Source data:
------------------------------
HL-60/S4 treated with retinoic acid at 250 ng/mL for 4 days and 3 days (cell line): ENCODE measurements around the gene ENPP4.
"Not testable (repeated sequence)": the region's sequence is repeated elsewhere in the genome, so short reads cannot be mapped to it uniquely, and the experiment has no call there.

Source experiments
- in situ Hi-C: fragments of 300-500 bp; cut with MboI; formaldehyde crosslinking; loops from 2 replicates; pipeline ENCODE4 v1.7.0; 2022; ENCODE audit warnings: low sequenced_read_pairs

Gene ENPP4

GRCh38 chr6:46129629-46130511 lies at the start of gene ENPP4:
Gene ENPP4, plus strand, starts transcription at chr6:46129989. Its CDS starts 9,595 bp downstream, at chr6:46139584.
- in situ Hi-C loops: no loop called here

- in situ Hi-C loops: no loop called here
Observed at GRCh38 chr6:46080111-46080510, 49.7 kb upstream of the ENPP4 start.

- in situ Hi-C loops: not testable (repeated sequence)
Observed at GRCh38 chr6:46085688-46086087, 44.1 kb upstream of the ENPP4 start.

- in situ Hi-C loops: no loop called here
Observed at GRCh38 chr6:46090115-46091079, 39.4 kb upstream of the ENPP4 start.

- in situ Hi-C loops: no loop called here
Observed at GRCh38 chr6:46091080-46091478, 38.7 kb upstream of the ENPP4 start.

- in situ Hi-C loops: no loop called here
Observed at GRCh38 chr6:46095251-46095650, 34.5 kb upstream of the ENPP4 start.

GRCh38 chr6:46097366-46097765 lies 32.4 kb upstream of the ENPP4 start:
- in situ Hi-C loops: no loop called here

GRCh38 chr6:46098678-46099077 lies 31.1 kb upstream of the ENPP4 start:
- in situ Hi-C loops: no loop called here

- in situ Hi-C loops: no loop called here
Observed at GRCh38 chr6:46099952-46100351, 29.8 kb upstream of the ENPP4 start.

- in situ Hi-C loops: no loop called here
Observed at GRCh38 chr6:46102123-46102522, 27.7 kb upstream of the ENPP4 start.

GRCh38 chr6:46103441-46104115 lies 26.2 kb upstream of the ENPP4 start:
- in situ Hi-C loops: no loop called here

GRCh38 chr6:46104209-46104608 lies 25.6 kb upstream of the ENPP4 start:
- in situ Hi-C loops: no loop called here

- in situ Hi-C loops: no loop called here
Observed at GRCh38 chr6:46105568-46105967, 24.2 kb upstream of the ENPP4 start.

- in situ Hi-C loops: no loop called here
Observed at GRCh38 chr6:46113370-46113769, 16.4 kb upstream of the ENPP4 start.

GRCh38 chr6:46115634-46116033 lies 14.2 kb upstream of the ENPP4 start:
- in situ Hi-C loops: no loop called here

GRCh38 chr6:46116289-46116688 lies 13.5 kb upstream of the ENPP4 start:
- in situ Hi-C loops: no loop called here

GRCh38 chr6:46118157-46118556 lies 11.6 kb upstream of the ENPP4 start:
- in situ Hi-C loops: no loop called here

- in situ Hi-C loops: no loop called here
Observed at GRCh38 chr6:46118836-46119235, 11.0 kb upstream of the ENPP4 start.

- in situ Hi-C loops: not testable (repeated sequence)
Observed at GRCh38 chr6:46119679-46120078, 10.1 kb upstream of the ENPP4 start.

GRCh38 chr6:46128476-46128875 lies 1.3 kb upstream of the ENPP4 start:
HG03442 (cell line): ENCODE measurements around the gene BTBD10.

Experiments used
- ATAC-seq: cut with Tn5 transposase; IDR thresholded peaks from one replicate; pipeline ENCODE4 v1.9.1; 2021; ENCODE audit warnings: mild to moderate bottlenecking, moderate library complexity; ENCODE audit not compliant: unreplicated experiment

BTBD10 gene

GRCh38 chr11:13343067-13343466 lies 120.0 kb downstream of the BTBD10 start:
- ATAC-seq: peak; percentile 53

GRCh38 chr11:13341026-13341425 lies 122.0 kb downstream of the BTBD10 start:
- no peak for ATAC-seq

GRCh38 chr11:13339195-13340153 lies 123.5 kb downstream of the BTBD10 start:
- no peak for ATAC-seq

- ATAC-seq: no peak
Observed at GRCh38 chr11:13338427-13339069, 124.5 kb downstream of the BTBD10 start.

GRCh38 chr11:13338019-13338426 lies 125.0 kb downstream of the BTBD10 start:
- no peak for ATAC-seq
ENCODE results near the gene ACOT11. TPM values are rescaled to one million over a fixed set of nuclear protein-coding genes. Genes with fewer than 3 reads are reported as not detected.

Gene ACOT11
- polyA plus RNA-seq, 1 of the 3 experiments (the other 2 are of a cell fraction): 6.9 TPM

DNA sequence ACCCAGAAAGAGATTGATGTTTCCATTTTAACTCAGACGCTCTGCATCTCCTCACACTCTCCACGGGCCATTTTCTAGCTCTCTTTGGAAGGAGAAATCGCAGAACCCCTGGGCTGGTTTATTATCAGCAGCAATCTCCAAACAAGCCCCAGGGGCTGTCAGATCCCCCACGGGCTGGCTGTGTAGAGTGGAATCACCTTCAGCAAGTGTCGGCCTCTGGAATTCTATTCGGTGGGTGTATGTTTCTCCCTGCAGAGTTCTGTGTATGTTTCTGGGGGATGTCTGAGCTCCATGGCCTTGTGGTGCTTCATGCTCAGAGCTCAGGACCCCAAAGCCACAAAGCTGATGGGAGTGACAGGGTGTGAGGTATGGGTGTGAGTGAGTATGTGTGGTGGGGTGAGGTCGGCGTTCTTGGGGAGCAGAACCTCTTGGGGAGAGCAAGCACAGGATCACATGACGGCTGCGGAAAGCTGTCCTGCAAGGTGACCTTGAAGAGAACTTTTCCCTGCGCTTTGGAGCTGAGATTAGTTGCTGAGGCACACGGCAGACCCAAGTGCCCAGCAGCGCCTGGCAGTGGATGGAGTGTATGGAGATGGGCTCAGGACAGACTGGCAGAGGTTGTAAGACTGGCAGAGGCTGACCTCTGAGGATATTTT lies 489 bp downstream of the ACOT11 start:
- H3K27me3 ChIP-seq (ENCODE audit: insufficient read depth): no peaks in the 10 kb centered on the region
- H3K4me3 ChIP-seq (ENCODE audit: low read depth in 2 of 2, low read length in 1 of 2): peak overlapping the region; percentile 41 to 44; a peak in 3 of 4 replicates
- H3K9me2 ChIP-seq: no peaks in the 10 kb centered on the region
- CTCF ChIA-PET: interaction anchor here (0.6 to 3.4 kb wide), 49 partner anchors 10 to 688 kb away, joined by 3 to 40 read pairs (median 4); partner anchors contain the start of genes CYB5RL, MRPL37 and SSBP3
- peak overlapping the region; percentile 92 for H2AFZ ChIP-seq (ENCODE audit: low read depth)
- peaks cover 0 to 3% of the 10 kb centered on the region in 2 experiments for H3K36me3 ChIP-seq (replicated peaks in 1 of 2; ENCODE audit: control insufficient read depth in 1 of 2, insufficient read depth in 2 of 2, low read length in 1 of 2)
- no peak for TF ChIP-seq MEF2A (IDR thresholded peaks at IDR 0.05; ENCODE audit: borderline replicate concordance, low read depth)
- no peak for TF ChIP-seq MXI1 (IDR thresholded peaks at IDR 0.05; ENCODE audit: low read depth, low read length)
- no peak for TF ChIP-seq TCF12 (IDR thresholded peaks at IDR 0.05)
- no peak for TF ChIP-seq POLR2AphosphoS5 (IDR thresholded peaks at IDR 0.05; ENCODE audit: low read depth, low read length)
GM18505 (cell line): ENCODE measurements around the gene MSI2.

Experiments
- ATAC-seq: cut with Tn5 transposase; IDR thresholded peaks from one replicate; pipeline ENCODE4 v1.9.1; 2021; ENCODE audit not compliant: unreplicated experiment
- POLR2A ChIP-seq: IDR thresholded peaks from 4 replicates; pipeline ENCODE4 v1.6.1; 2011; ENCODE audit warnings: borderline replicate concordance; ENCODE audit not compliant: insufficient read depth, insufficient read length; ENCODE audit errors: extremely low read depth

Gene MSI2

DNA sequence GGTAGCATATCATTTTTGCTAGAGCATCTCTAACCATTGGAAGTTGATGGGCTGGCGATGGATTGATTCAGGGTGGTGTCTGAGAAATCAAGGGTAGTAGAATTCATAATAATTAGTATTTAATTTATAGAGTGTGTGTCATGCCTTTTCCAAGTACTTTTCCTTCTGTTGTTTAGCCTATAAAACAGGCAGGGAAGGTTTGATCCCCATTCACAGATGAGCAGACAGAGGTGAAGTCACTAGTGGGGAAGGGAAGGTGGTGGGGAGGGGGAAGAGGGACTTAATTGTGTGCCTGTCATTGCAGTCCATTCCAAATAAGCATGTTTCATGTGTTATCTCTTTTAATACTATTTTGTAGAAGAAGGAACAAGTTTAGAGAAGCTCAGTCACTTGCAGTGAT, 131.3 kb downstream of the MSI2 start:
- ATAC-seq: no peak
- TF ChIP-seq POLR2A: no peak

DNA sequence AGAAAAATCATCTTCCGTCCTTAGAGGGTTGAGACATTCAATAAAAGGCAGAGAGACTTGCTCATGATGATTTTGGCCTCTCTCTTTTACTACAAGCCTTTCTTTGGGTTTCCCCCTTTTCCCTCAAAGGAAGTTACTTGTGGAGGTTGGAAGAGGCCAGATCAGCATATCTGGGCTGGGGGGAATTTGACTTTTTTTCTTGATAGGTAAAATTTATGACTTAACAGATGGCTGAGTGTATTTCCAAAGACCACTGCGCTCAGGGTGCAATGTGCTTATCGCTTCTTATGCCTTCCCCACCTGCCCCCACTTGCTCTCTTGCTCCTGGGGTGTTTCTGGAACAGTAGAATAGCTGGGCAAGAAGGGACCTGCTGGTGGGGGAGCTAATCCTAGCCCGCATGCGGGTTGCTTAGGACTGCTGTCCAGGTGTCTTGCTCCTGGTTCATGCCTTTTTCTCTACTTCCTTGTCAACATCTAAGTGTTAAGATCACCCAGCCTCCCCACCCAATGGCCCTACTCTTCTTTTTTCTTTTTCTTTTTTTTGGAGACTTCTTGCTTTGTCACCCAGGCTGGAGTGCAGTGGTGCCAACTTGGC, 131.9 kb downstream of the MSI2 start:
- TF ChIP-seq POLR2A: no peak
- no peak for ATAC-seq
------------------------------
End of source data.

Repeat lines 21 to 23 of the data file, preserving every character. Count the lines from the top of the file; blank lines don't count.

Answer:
GRCh38 chr6:46098678-46099077 lies 31.1 kb upstream of the ENPP4 start:
- in situ Hi-C loops: no loop called here

- in situ Hi-C loops: no loop called here